CES mostly refers to the application of Alternating Current to the brain (as distinct from Direct Current). In other words, the polarity of the two electrodes keeps on switching between positive and negative (and you thus do not need to take care which electrode is positive or negative).
In bio-electronics, the word “biphasic” is used to refer to alternating current. One of the advantages of a biphasic current is that the local tissues don’t get polarised, thus reducing the risk of tissue damage.
CES also typically employs low intensity currents, meaning the user hardly feels the flow of electricity. CES is most commonly administered via the earlobes, although it can also be administered by sticking pre-gelled electrodes just behind the ears or on the shoulders.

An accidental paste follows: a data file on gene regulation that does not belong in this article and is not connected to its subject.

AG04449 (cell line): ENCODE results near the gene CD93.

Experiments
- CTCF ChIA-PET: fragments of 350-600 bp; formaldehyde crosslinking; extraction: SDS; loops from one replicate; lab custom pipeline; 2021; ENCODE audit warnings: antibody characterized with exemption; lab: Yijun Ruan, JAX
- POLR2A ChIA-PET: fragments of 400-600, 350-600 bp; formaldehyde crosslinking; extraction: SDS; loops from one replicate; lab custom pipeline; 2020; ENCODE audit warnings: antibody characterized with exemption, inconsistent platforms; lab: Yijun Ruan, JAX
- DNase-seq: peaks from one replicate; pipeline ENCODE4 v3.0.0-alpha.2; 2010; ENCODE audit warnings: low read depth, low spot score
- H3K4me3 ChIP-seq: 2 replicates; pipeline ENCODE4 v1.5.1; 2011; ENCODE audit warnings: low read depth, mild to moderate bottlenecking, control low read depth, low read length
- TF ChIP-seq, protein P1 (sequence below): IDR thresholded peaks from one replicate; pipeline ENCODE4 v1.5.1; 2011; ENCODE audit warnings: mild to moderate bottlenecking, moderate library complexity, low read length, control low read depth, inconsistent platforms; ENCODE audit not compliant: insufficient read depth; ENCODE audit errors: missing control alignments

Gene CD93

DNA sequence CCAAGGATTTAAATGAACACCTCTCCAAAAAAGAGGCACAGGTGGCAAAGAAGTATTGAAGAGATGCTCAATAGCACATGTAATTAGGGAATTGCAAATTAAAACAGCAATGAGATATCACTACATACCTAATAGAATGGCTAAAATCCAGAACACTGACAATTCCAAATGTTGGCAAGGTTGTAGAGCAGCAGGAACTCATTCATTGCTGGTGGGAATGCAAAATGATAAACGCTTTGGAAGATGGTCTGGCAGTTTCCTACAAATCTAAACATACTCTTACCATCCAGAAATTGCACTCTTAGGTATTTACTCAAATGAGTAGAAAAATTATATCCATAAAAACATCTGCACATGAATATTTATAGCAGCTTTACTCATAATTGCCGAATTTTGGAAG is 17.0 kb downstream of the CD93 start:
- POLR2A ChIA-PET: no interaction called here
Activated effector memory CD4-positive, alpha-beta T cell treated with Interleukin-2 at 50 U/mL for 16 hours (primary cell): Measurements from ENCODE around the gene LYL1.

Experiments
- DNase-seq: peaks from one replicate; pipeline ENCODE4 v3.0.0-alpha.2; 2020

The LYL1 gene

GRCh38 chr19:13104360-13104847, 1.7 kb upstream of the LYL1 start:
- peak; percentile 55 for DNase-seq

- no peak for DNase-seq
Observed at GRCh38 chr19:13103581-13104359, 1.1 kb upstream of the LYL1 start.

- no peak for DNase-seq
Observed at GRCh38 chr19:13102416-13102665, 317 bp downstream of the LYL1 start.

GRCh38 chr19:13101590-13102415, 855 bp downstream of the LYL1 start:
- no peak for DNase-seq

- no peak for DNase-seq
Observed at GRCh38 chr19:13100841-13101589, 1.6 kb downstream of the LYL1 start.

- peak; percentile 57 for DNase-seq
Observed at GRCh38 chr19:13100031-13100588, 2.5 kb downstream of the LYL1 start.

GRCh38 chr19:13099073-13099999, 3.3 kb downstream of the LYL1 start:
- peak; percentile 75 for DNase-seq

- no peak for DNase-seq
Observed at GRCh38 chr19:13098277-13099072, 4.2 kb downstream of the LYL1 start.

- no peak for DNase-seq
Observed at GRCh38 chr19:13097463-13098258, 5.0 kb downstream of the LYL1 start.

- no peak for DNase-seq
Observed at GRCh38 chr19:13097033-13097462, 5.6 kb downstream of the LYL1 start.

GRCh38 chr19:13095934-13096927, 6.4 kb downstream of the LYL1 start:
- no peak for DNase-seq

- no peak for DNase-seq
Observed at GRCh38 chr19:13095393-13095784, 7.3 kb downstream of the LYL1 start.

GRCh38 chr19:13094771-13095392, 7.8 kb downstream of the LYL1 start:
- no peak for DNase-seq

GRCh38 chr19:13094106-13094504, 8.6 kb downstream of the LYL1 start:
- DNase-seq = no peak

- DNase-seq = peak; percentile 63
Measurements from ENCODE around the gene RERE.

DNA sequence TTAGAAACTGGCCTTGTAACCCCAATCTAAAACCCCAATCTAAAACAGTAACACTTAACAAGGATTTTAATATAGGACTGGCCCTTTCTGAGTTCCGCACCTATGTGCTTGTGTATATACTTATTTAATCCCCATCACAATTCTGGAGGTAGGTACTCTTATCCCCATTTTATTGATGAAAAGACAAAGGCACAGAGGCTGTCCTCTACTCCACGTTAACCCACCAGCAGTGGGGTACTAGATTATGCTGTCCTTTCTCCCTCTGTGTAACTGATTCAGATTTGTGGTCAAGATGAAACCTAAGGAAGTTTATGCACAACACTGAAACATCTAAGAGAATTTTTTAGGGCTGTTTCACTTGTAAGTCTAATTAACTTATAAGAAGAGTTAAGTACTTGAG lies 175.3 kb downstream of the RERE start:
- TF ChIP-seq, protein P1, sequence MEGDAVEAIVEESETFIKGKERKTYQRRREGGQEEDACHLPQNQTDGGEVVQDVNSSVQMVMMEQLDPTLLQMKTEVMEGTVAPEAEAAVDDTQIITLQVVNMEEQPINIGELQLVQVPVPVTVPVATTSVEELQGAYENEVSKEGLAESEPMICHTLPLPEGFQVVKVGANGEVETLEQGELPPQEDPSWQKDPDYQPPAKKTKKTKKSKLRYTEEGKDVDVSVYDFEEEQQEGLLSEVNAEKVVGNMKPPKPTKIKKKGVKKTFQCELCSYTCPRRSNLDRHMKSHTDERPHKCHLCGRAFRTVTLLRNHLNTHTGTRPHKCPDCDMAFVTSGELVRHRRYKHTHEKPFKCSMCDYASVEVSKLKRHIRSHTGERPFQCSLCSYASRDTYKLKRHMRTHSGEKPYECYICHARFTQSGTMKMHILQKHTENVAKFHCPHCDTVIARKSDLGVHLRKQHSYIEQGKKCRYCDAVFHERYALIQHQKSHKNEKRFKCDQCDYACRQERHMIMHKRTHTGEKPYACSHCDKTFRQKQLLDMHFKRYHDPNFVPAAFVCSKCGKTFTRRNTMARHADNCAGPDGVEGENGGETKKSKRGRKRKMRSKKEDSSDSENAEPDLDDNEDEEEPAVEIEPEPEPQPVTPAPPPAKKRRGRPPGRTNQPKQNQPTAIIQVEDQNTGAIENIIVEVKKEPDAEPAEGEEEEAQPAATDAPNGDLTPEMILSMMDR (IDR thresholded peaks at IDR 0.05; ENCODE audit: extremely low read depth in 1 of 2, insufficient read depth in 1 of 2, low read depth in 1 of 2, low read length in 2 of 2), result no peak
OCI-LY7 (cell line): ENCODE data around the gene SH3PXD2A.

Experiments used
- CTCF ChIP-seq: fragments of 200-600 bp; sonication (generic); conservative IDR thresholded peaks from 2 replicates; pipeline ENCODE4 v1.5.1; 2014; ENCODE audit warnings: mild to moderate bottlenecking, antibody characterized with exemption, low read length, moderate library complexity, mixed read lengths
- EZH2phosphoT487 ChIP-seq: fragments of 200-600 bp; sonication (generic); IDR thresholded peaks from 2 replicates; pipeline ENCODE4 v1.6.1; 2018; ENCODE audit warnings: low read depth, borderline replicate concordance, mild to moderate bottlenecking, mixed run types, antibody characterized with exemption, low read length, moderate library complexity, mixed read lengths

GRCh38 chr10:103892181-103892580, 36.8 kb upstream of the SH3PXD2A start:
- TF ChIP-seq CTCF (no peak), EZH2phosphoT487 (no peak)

The body is an electric organ. In fact, that is where the name “Elexoma” comes from. It is a combination of “Elec” for “electricity” and “soma”, the Greek word for “body”. Every chemical reaction in the body involves changes in electrical values and these are not merely accidental.
The brain, nerves, muscles, blood vessels and glands all operate based on electrical balance and current flows. The currents involved are tiny, but essential for life. The “old school thinking” that used overwhelming electrical force to achieve therapeutic aims is dying out as new research increasingly proves that cells respond best to electricity that is in the same league as the normal bodily voltage and intensity.